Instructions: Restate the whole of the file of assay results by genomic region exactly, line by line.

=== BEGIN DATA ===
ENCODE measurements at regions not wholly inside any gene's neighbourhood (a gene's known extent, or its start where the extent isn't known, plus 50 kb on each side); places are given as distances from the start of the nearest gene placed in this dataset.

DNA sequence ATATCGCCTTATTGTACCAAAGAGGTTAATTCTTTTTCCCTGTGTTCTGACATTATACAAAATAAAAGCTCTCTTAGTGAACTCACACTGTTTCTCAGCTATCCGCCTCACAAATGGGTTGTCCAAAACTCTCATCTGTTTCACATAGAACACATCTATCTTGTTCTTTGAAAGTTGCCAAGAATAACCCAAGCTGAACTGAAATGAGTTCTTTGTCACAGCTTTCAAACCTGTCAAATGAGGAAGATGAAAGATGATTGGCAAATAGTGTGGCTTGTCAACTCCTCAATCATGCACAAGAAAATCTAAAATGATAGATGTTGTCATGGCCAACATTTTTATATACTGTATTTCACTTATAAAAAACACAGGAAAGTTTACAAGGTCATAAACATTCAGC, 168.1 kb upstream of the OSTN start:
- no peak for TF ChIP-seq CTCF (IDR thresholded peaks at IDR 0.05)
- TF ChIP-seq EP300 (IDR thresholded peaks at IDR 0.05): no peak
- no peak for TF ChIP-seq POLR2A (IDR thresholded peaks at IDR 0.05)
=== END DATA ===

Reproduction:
ENCODE measurements at regions not wholly inside any gene's neighbourhood (a gene's known extent, or its start where the extent isn't known, plus 50 kb on each side); places are given as distances from the start of the nearest gene placed in this dataset.

DNA sequence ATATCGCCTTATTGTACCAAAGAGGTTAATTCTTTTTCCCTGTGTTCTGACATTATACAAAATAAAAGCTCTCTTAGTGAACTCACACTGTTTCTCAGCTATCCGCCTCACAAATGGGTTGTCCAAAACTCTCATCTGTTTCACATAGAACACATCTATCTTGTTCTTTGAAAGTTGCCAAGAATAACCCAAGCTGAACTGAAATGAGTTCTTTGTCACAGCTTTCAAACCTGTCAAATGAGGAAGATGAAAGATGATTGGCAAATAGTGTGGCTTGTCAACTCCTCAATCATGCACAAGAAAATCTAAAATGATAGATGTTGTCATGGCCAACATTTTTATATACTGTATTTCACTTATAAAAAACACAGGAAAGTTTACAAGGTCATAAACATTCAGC, 168.1 kb upstream of the OSTN start:
- no peak for TF ChIP-seq CTCF (IDR thresholded peaks at IDR 0.05)
- TF ChIP-seq EP300 (IDR thresholded peaks at IDR 0.05): no peak
- no peak for TF ChIP-seq POLR2A (IDR thresholded peaks at IDR 0.05)